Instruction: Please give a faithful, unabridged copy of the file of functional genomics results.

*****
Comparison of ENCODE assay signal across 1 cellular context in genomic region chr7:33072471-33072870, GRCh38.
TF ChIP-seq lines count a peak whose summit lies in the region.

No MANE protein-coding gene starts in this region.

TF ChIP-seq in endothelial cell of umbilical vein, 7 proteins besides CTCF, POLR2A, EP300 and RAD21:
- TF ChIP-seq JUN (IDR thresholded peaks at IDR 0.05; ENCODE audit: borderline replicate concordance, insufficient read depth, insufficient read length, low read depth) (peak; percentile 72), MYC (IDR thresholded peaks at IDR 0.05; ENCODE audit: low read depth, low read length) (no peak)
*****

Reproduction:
Comparison of ENCODE assay signal across 1 cellular context in genomic region chr7:33072471-33072870, GRCh38.
TF ChIP-seq lines count a peak whose summit lies in the region.

No MANE protein-coding gene starts in this region.

TF ChIP-seq in endothelial cell of umbilical vein, 7 proteins besides CTCF, POLR2A, EP300 and RAD21:
- TF ChIP-seq JUN (IDR thresholded peaks at IDR 0.05; ENCODE audit: borderline replicate concordance, insufficient read depth, insufficient read length, low read depth) (peak; percentile 72), MYC (IDR thresholded peaks at IDR 0.05; ENCODE audit: low read depth, low read length) (no peak)